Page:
BEN WHEELER, TX (ketr) - More than 200 people packed into Moore's Store in Ben Wheeler Sunday to pay tribute to entrepreneur and philanthropist Brooks Gremmels. State Representative Dan Flynn and Van Zandt County Commissioner Ron Carroll read proclamations by the state legislature and county judge declaring September 18, 2011, Brooks Gremmels Day in Van Zandt County.
Gremmels' love of history and preservation led to his interest in the resurrection and redevelopment of the small dying town of Ben Wheeler in southern Van Zandt County. He has spent millions of his own money buying and redeveloping property, which he placed in a charitable trust called the Ben Wheeler Arts & Historic District Foundation.
Gremmels is a Tyler native who ran a successful natural gas development and production company, raced motorcycles, and created and partnered in several other companies before retiring near Ben Wheeler in 2003. He and his wife Rese built a home about three miles out of town and also purchased Arc Ridge Ranch about six miles from downtown Ben Wheeler.
Driving through the ghost town often, Gremmels had memories of how Ben Wheeler had once been a thriving town and he had the desire to bring it back and build on the sense of community. In 2007, he began buying property in and around unincorporated Ben Wheeler along Highway 64 and the old downtown along FM 279. He cleaned up many trash-ridden and tall-grass areas creating parks for special events and began restoring old downtown buildings.
Through his company Ben Wheeler Development Corporation over the last four years he has created space for numerous businesses, shops, and places for artist demonstrations. Some of those benefitting from his work include N&B Feed & Fertilizer, County Line Magazine, Flying Fish Gallery, Harrison & Sons Knifesmith, The Rave Art Gallery, The Blue Moose, Antiques & Texas Heritage, Whimzee, Wagon Wheel Forge & Gallery, Scoots n Scoops, Secret Garden Embroidery, as well as two restaurants and music venues, Moore's Store and The Forge.
Through Ben Wheeler Arts&Historic District Foundation he offers artists free ($1 per month) rent to help them afford space to create and to draw more people to town. He held an outdoor event July 4, 2008, where hundreds of people gathered in downtown Ben Wheeler for the first time in more than 40 years.
That same year Gremmels started the Fall Feral Hog Festival, which drew about 4,000 visitors to this little community to the delight of business owners and residents alike. The idea was to poke fun at the annoying feral hogs that cause havoc and serious damages sometimes in the area. Soon, Ben Wheeler was named the official Wild Hog Capital of Texas.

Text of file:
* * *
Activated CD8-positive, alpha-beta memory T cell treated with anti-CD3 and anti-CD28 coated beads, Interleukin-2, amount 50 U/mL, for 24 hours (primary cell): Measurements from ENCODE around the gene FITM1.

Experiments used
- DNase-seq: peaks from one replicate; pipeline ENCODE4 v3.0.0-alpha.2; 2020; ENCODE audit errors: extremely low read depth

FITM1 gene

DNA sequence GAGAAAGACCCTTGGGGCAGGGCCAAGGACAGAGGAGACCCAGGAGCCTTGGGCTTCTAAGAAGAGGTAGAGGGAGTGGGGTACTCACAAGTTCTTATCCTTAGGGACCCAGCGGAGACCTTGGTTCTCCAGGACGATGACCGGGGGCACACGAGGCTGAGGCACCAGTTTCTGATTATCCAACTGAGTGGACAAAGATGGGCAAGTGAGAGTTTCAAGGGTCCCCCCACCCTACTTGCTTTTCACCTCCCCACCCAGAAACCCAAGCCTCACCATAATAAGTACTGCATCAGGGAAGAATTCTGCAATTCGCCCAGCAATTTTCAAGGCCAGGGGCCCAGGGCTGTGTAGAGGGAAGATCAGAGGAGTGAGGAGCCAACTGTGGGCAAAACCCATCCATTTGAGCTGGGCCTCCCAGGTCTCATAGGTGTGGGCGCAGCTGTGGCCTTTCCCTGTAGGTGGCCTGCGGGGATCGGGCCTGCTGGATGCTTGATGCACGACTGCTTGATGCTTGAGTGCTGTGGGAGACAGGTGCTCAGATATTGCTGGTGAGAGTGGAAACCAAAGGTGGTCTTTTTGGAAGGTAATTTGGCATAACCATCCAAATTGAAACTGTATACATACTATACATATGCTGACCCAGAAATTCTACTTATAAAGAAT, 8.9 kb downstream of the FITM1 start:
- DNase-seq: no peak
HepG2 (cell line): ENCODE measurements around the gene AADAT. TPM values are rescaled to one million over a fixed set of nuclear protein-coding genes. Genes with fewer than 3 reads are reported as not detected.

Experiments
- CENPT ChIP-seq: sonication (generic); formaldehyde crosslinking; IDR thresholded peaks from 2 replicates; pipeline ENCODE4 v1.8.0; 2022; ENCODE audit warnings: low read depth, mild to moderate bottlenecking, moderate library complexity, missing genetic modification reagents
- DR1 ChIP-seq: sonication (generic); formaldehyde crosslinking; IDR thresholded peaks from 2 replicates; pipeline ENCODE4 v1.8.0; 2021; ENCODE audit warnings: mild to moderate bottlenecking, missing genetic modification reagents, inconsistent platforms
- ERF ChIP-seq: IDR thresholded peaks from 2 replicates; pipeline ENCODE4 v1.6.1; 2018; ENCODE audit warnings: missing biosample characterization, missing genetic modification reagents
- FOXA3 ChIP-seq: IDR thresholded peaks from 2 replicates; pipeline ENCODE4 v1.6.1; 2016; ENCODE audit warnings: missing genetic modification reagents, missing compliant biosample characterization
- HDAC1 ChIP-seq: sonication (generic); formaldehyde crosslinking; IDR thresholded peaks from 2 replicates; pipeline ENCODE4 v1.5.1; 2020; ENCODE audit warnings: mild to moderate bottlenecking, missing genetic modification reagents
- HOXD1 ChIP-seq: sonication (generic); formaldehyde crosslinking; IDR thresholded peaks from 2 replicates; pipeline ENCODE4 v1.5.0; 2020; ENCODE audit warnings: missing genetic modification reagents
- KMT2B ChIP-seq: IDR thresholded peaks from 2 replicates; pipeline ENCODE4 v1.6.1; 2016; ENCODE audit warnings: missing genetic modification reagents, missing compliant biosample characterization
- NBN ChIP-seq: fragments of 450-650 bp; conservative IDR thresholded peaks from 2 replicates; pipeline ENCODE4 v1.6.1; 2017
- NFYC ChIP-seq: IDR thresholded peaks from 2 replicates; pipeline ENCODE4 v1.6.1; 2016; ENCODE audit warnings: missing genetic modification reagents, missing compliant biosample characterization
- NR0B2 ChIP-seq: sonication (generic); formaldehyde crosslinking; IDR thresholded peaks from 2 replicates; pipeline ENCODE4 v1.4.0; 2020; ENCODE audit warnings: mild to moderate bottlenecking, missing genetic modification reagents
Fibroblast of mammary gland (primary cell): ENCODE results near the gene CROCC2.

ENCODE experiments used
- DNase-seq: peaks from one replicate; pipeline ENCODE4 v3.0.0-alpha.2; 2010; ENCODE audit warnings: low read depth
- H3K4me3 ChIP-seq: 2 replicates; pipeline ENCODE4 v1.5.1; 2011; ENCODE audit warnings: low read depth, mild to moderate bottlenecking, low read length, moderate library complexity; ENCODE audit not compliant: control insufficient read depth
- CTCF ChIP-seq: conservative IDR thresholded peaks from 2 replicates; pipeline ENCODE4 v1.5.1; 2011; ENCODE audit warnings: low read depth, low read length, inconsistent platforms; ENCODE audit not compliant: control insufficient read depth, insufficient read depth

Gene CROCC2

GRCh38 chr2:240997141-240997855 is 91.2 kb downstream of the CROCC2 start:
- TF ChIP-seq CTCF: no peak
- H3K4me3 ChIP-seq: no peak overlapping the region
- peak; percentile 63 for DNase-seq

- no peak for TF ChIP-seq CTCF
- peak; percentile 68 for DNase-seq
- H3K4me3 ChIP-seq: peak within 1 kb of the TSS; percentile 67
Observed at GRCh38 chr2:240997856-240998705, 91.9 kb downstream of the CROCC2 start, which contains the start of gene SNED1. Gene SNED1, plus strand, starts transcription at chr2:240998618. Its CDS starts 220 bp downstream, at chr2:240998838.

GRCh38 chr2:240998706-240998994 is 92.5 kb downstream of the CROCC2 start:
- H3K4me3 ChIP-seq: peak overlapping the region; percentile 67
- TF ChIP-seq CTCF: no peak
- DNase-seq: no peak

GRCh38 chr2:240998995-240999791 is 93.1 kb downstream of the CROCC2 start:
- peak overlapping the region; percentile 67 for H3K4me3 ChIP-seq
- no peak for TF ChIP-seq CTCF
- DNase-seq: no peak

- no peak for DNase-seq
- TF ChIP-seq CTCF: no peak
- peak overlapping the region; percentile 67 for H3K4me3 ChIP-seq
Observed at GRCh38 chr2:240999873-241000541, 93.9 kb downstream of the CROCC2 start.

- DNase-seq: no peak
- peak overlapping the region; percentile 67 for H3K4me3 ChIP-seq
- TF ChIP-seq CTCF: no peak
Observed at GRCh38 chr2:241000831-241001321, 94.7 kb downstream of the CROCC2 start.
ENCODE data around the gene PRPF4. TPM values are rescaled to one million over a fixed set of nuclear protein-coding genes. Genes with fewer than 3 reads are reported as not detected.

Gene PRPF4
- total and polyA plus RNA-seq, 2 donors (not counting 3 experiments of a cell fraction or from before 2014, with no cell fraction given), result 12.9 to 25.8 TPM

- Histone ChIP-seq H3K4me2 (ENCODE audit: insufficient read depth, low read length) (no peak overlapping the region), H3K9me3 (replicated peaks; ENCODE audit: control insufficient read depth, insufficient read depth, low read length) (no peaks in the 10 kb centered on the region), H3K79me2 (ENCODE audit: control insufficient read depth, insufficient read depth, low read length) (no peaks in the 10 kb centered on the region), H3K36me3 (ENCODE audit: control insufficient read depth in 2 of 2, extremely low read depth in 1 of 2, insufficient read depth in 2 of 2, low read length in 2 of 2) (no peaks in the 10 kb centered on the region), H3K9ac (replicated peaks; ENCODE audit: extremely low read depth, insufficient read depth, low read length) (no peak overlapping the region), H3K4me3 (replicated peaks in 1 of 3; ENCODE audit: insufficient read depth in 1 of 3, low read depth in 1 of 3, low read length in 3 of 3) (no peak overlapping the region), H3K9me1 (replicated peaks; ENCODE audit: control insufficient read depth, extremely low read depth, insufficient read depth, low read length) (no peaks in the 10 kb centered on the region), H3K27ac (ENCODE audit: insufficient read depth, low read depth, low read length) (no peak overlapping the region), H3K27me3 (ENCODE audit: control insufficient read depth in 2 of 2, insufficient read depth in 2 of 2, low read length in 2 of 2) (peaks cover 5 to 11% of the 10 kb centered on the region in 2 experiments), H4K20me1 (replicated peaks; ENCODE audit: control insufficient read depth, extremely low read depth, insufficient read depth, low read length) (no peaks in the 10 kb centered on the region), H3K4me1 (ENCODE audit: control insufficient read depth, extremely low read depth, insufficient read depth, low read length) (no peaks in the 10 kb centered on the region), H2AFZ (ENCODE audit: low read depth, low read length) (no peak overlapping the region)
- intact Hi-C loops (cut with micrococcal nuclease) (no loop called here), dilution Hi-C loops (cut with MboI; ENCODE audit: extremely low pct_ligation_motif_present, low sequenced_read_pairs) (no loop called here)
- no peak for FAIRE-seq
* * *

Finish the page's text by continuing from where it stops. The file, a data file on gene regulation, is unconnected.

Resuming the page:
Gremmels, a member of the Van Zandt County Historical Commission, got a lot of input from people who have lived in Ben Wheeler as he went about resurrecting the town. Many furnished photos and stories that have been recorded and archived. Events take place on a regular basis to honor those who came before and the rich history of the town.
He saved a number of old buildings from being torn down in Ben Wheeler and others from neighboring towns that he moved, bringing them to Ben Wheeler. The Old Elwood Schoolhouse, a syrup mill, and Harmony Chapel are recent additions that add charm and meeting places for the town.
He brought music to town when he built The Pickin' Porch in a downtown park. People began to come to jam on Thursday nights and soon the park was filled with families to visit, listen to music, and dance. Now there is also live music every weekend in Moore's Store and The Forge.
He brought work to many construction workers and still hires maintenance contractors on a regular basis to care for the properties.
Improving the community has many choosing to live in Ben Wheeler now that might have chosen elsewhere before. This has increased the property values and revitalized the economy in and around Ben Wheeler. Ben Wheeler is thriving again thanks to Brooks Gremmels.
During the Sunday celebration Gremmels was presented with flags that were flown over the United States Capitol building and the Texas State Capitol in his honor. Local Door Control Services businessman and long-time Ben Wheeler resident Don Gilchrist spoke about how the major improvements in town have helped his business entertain guests from all over the world. Van Zandt County Historical Commission's Lawrence Greer spoke about Gremmels commitment to preservation and the help he provides the commission on a regular basis. The downtown business community presented Gremmels with an appreciation plaque and emcee John Wilson entertained with a specially-written song. A video presentation depicted photos of the dull gray town of yesterday and the bright new look it has today along with interviews from the local community. The program was followed by a reception with food and drinks and live music by blacktopGYPSY, Wesley Pruitt, Heather Little, Ben Lowery, J.P. Fisher, and Tommy Addudell, and Brooks Gremmels himself.
To learn more about Ben Wheeler, visit www.benwheelertx.com.
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